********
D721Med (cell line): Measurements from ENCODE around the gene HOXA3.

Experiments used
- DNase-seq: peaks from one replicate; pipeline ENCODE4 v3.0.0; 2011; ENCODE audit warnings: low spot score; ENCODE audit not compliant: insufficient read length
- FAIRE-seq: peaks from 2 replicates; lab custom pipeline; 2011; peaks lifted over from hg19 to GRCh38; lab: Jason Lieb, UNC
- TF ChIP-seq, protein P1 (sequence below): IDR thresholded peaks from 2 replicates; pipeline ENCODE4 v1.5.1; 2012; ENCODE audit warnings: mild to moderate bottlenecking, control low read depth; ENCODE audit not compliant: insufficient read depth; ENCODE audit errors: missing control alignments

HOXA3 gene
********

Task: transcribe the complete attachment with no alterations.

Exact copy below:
D721Med (cell line): Measurements from ENCODE around the gene HOXA3.

Experiments used
- DNase-seq: peaks from one replicate; pipeline ENCODE4 v3.0.0; 2011; ENCODE audit warnings: low spot score; ENCODE audit not compliant: insufficient read length
- FAIRE-seq: peaks from 2 replicates; lab custom pipeline; 2011; peaks lifted over from hg19 to GRCh38; lab: Jason Lieb, UNC
- TF ChIP-seq, protein P1 (sequence below): IDR thresholded peaks from 2 replicates; pipeline ENCODE4 v1.5.1; 2012; ENCODE audit warnings: mild to moderate bottlenecking, control low read depth; ENCODE audit not compliant: insufficient read depth; ENCODE audit errors: missing control alignments

HOXA3 gene